Chris (05:57):

It’s really important to stay in communication with them. Like keep them on your email list. Keep them in Facebook. I’ve got clients at my gym right now at catalyst who are doing CrossFit groups and they have quit my gym five times over the last 16, 17 years. They came in, they stayed for two years. They left. They’re gone for six months. Then they back then they went and did something else. And that’s OK because they are pursuing fitness and they have been pursuing fitness. They started their fitness journey with me. 15 years later, they’re still pursuing fitness. And they come back whenever we are doing something new. So when we adopted the level method, a lot of these people came back because they’re like, what is this new thing Chris is doing? Right? They weren’t quitting me. They were quitting the method. They were quitting the process, they were quitting the classes or whatever, the way that we were doing things.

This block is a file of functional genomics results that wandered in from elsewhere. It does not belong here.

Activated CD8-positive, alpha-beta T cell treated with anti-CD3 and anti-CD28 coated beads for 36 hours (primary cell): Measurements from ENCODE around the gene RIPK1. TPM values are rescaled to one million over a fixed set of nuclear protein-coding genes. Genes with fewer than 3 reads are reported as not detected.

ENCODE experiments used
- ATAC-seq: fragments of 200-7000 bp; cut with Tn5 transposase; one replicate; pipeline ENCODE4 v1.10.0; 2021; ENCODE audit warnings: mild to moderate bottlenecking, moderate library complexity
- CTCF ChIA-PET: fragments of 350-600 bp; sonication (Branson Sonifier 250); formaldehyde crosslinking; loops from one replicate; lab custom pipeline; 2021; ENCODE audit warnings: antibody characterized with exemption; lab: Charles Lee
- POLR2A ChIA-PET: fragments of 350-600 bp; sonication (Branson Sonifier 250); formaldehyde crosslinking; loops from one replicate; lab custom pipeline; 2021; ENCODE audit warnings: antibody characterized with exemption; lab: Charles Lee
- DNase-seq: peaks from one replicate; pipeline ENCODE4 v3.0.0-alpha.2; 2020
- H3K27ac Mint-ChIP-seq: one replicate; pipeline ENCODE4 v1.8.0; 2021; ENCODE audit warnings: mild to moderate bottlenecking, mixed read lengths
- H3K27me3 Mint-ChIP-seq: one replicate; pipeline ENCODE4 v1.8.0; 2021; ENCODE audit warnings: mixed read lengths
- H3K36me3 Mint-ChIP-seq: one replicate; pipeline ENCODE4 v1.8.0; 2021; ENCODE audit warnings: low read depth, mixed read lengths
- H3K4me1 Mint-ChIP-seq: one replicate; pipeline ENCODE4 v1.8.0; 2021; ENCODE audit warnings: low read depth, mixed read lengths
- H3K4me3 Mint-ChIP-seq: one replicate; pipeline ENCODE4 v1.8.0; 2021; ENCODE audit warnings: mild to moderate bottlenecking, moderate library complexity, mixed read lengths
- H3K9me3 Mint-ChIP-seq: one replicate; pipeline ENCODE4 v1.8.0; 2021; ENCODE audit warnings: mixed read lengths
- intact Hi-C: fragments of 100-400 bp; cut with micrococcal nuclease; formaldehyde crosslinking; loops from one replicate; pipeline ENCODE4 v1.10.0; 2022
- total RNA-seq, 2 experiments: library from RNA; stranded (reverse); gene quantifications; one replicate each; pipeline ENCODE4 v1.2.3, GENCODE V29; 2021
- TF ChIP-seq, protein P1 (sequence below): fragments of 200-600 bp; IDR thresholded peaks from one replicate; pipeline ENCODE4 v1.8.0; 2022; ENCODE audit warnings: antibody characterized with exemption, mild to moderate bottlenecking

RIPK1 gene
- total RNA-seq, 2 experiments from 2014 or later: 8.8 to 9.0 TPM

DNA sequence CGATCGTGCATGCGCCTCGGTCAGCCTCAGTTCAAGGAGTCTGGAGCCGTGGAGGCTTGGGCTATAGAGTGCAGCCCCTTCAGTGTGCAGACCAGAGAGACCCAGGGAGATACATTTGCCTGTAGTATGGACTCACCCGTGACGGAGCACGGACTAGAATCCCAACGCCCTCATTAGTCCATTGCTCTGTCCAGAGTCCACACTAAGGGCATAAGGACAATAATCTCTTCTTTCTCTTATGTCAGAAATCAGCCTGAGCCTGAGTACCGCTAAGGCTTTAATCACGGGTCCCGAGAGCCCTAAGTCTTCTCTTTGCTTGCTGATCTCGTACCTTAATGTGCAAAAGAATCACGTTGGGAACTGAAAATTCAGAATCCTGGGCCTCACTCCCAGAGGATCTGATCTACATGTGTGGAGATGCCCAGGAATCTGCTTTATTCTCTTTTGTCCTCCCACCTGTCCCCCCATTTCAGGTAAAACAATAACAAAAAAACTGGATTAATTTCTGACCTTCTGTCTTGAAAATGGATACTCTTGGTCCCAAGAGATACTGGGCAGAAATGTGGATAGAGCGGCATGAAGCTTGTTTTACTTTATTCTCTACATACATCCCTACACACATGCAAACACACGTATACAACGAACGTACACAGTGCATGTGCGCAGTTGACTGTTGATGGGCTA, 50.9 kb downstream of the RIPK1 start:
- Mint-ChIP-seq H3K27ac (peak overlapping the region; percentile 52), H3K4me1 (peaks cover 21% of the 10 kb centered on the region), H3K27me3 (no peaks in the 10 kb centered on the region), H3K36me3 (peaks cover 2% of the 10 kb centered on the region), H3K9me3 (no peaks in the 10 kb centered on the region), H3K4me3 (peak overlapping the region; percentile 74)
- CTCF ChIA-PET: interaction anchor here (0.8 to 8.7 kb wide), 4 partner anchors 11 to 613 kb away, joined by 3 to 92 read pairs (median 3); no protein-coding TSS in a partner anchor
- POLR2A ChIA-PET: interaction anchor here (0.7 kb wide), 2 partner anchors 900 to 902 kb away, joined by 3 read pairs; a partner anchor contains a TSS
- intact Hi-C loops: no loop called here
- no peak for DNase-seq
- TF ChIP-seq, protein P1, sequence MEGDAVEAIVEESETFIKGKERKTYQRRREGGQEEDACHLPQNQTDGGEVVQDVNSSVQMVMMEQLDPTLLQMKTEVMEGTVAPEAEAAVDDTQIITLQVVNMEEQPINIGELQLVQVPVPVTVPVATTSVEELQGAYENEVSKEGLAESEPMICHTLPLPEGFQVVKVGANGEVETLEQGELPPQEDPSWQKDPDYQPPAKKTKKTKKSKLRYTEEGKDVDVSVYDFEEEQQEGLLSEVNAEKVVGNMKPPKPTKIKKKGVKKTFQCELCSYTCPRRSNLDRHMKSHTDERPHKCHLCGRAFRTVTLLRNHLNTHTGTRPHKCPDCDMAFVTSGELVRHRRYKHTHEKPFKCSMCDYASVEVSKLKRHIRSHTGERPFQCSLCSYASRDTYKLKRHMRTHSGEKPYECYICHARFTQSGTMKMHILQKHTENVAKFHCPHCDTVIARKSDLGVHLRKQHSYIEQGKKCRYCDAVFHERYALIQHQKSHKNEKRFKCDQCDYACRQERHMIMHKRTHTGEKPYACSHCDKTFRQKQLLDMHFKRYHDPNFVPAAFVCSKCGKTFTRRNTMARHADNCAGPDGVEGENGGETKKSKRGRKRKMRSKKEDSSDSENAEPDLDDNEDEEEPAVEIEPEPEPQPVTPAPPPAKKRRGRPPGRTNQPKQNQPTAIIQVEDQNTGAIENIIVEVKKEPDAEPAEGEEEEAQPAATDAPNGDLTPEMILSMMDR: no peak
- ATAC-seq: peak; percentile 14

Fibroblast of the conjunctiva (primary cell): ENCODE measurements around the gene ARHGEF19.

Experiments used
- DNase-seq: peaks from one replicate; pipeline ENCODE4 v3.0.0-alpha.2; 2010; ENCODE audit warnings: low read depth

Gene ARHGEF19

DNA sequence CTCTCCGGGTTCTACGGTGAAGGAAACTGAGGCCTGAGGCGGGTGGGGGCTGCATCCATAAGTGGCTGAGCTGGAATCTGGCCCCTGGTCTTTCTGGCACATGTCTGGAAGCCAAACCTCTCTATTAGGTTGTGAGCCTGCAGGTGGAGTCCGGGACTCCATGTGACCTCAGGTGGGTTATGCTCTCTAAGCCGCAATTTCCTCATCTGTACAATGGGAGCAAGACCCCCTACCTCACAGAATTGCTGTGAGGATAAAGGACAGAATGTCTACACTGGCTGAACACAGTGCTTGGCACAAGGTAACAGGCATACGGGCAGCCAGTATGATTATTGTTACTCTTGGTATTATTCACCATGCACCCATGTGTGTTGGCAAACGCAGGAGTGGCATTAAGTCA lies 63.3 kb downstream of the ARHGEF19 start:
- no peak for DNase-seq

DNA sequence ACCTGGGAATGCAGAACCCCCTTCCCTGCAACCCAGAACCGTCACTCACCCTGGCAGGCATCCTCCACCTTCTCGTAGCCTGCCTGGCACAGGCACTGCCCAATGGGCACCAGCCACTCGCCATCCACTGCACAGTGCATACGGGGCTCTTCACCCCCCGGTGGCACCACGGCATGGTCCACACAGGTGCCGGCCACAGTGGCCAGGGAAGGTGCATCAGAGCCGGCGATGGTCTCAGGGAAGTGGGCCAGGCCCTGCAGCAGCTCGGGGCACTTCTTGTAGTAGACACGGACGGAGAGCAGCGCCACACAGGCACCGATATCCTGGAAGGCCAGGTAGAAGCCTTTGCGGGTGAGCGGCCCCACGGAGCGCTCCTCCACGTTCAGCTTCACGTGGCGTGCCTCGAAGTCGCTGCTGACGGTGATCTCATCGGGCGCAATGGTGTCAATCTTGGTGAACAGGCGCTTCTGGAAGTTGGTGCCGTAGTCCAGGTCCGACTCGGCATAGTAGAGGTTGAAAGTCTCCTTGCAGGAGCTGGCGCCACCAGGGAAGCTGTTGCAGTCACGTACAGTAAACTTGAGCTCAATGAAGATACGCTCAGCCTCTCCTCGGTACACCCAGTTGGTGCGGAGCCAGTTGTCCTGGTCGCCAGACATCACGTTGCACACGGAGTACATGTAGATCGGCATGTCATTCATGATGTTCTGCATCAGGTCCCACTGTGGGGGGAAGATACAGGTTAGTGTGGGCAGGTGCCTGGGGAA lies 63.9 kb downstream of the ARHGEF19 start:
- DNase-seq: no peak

Chris (06:48):

So a lot of Two-Brain gyms, I’ll be frank with you here. They get a lot of former clients back because they say, oh, actually we’ve cleaned up our systems a lot. Actually we’ve improved our coaching. Actually we have fair pricing across the board without these crazy discounts. Actually, our service is a lot better than it was. Actually. Now we have this kickstart program. Actually now we have a cool OnRamp. They get their clients back and we actually rely on that a lot. So the keys here are that there are a lot of ways to bring clients back that a breakup is rarely forever, if you’re the best and if you stay in constant communication, OK? So, sometimes we lose a client and they come back three months later, sometimes we lose a client and they come back 10 years later. But if they’re in constant communication with you and you are the best, they will probably be back.